Association between SLCO1B1 genetic polymorphisms and bleeding risk in patients treated with edoxaban

Ji Min Han, Eun Jeong Jang, Jeong Yee, Tae Jin Song, Dong Hyeok Kim, Junbeom Park, Hye Sun Gwak

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Since SLCO1B1 encodes the uptake transporter OATP1B1, which can influence the pharmacokinetic and pharmacodynamic profiles of edoxaban, polymorphisms in SLCO1B1 may affect the edoxaban response. This study aimed to investigate the association between SLCO1B1 gene polymorphisms and the bleeding risk in patients receiving edoxaban. We genotyped 10 single-nucleotide polymorphisms (SNPs) from the SLCO1B1 gene in patients receiving edoxaban. We also analyzed rs3842 of ABCB1 as a confounder. The odds ratio (OR) and adjusted OR (AOR) were calculated from univariate and multivariable analysis, respectively. The area under the receiver operating characteristic curve (AUROC) was constructed for the discrimination of the model. A total of 159 patients receiving edoxaban were analyzed. Overdose and rs4149056 showed significant association with bleeding complications by around 11- and 5.5-fold, respectively. Additionally, patients with the rs4149057 variant allele (C) had a 3.9-fold increased bleeding risk compared with wild-type homozygote carriers (TT), whereas rs2306283 variant homozygote (GG) carriers had a 0.27-fold reduced bleeding risk compared with wild-type allele (A) carriers. Patients with the variant-type homozygote (CC) of ABCB1 rs3842 had a higher bleeding risk than T allele carriers (AOR = 5.3 and 5.9). The final models for multivariable analyses were acceptable based on the AUROC values (> 0.70). These findings may help predict bleeding risk in patients taking edoxaban and help personalize treatment.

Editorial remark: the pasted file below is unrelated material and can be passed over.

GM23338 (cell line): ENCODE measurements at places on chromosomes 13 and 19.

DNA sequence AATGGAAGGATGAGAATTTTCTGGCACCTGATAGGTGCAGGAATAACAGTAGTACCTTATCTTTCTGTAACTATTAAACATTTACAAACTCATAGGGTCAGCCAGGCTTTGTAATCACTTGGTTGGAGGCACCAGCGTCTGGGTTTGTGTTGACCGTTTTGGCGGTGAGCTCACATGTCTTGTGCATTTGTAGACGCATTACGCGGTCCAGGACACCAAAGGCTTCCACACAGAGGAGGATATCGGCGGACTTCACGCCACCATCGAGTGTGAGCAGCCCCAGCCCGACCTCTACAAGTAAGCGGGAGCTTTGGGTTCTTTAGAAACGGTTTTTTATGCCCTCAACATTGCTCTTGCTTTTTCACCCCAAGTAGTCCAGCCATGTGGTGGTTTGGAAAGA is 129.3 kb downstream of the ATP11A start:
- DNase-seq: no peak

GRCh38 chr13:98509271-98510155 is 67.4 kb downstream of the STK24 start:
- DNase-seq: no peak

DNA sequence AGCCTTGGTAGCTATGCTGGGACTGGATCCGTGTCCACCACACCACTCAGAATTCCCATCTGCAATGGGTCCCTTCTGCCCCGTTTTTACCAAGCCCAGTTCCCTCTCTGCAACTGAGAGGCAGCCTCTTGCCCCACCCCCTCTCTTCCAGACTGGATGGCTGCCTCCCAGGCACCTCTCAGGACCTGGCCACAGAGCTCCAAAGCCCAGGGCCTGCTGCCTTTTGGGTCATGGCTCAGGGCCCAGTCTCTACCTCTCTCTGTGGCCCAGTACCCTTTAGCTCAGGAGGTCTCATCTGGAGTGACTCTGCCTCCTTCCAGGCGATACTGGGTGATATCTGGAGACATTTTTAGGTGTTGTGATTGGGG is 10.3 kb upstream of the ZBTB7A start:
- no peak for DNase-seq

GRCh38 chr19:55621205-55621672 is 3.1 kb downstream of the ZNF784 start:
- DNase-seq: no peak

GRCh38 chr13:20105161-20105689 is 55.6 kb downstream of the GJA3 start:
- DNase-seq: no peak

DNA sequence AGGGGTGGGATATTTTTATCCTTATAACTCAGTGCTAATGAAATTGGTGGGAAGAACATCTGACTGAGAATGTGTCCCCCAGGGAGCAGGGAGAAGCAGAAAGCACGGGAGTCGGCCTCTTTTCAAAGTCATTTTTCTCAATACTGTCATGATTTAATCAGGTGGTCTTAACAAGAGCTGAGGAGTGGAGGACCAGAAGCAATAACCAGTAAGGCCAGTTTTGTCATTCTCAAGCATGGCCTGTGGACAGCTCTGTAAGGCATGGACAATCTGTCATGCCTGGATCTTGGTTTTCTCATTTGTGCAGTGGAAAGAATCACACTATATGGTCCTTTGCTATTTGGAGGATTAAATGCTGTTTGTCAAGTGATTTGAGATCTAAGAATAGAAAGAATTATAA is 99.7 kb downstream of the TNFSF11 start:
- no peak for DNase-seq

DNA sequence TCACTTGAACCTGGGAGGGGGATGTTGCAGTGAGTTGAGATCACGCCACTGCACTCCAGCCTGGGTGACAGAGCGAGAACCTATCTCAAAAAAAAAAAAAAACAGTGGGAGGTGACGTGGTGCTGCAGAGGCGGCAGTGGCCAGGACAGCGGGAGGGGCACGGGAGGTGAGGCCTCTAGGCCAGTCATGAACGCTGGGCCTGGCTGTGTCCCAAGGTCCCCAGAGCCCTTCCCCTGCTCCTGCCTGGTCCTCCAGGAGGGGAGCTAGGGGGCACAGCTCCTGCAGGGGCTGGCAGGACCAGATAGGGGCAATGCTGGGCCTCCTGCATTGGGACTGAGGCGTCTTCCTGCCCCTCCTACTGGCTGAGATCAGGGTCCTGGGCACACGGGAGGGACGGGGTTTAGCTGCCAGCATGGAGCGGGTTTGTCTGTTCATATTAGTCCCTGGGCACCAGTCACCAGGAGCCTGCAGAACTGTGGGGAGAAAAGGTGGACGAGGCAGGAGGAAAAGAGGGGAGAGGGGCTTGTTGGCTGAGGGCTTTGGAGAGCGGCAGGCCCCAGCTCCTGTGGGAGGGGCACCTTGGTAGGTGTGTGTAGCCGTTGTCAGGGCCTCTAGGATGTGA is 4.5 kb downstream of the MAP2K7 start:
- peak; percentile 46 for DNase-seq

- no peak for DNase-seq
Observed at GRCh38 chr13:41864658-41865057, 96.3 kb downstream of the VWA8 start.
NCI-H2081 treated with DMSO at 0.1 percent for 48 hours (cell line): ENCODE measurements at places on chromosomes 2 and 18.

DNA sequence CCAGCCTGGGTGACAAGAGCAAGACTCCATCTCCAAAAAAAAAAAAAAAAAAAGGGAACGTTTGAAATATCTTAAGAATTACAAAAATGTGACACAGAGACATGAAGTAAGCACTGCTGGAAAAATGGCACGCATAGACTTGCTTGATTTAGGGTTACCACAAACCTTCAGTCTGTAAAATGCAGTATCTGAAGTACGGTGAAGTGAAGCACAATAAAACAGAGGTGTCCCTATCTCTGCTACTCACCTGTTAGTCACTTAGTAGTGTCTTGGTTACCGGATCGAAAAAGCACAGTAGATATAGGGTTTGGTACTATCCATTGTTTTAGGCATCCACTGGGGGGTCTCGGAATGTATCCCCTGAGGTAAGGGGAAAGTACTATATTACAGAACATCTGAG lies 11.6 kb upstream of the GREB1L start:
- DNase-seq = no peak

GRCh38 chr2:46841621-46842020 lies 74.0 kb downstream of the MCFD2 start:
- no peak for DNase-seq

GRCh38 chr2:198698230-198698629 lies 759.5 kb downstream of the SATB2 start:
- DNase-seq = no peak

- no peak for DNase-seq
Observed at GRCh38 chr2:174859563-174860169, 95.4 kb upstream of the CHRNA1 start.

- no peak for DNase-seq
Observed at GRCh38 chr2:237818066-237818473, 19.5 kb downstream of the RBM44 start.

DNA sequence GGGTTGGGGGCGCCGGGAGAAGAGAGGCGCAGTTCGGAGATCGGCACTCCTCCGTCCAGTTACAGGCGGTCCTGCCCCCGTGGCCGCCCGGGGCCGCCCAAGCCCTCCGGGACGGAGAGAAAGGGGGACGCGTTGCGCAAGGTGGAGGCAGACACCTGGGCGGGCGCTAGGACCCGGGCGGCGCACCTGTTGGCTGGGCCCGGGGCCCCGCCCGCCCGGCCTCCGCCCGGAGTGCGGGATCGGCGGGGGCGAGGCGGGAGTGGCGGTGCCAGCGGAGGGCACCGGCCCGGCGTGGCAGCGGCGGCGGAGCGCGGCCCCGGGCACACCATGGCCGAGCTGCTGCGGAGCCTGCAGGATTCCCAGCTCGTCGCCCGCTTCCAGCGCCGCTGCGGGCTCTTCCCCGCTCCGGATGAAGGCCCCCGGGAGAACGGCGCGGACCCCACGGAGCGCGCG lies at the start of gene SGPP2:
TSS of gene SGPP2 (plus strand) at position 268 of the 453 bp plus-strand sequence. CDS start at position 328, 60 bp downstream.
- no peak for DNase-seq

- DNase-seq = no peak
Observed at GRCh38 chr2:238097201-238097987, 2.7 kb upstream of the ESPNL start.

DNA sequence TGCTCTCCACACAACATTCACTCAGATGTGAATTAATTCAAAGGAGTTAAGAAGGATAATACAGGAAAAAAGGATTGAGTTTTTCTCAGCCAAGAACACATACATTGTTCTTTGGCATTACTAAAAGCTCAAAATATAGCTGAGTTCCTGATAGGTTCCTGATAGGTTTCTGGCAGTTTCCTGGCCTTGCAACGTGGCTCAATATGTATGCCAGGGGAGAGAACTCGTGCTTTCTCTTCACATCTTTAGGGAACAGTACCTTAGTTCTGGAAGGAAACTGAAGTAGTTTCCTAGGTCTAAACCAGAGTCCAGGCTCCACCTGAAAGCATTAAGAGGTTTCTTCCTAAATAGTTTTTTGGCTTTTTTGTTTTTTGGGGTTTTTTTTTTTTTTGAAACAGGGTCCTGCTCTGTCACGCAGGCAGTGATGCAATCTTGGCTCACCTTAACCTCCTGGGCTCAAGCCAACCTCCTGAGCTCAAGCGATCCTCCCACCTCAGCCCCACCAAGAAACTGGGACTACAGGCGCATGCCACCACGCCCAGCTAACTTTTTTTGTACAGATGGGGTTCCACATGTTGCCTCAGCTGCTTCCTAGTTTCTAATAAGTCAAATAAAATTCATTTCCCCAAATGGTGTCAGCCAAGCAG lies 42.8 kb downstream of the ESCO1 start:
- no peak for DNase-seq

Original languageEnglish
Article number15967
JournalScientific Reports
Issue number1
StatePublished - Dec 2023

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